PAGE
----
Moving? How to Leave Your Job in Style

When you move to a new city, you leave your old city and, often, your old job behind. While a residential move is exciting, the relocation stress and resigning from your current position might be overwhelming.

Here are some ways to make sure you leave your job professionally. 

Give Adequate Notice

Quitting a job without adequate notice burns bridges. If you’ve signed a contract with your employer, then the agreement will specify how much notice you should give. Otherwise, two weeks is standard. If you are a manager, consider providing three weeks, and, if you’re an executive, four weeks.

Be Clear The Decision Is About You

Articulate your reasons for leaving and make clear that the decision to leave is about what is best for you at this point in your life. You are moving to a new city and a new job. Talk about the opportunities this brings.

Your resignation announcement is not the time to talk about all the things you dislike about the company, your boss, or your co-workers. Even if adverse events occurred in this job that led you to start looking for a new job, make your resignation letter and announcement positive.

Give Your Boss a Heads-Up

Telling your boss privately before you write your resignation letter is courteous. It also often makes your transition easier because most bosses appreciate a few minutes to adjust before seeing the news in black and white. Also, be sure to tell your boss before telling your co-workers.

Write a Gracious Resignation Letter

The odds are you will encounter someone from your old job at another point in your career, especially if your new job is in the same industry. A gracious letter helps solidify positive relationships and neutralize negative ones.

Find something to be grateful for and include this in your letter. If you loved your job but need to relocate for personal reasons, showing gratitude will be easy. If you’re relocating because you want to leave the company, something good has probably resulted from your time there. After all, the company provided you with employment for a time and was a stepping-stone to something better.

Be Prepared To Leave Immediately

Some companies will ask you to leave immediately when you announced your resignation. This isn’t personal. Companies have various good reasons for this policy.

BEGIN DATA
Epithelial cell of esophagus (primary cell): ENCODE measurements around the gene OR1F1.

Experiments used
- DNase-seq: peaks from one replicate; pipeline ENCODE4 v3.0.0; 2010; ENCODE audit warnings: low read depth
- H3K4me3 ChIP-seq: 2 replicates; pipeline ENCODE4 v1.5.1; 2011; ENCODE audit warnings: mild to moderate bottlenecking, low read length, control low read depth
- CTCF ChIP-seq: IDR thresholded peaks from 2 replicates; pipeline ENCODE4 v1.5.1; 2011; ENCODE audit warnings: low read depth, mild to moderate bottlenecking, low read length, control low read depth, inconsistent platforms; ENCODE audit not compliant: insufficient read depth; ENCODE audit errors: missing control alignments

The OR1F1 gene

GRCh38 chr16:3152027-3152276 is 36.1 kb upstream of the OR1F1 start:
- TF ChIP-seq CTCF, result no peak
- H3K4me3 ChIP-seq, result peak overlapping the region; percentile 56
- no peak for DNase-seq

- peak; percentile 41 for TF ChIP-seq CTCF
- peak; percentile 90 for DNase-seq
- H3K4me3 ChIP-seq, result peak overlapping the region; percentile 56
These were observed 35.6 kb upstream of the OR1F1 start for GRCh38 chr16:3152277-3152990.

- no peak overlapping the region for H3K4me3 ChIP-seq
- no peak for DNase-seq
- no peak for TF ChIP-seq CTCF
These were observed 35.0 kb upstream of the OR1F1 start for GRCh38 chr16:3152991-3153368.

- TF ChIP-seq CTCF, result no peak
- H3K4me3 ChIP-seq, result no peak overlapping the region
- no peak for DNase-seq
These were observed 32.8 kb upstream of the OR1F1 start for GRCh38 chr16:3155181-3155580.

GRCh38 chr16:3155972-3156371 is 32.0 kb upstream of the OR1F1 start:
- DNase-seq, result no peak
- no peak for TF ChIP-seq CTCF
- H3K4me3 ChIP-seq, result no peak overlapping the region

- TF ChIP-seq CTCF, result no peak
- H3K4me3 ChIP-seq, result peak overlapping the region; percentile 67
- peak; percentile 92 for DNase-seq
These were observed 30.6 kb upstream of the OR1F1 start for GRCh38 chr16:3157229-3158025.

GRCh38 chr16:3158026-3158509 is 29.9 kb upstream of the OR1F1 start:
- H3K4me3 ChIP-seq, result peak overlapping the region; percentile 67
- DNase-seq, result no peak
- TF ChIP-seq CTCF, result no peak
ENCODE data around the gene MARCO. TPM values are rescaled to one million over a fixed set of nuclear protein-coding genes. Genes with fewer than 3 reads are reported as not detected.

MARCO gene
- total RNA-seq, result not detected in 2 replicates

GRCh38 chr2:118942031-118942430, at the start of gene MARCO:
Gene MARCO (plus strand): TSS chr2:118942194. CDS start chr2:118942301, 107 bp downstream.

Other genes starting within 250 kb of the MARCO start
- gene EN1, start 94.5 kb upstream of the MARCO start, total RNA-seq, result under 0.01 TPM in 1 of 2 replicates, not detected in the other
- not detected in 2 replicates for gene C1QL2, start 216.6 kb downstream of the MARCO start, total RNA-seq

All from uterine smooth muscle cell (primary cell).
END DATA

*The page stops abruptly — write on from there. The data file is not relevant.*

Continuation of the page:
With this in mind, start gathering your personal items before you write your resignation letter. Save performance appraisals, recognition letters, and other similar documents on a thumb drive, for example.

Offer to Help With the Transition

If possible, set things up so that your successor can be up and running quickly. Offer to be available for a few weeks after your resignation, even if just by phone. Finish up work on significant projects and leave a “how-to” resource explaining the job and listing those you interact with daily.

Set Up An Exit Interview

While some human resources departments set up exit interviews promptly and automatically, others are less conscientious. Be proactive in arranging for your own exit interview.

During the interview, express appreciation for the benefits you’ve received from your employment there. Suggest constructive changes that will improve employee morale or retention, or productivity. If dissatisfaction led you to seek a new job, and you feel you must vent, do so with a trusted friend before the interview.

Moving On

As you prepare to move on to bigger and better opportunities, let us help. As a pro moving company with the know-how plus experience to handle all the moving pieces, we can help with your relocation. Contact us for a free quote.

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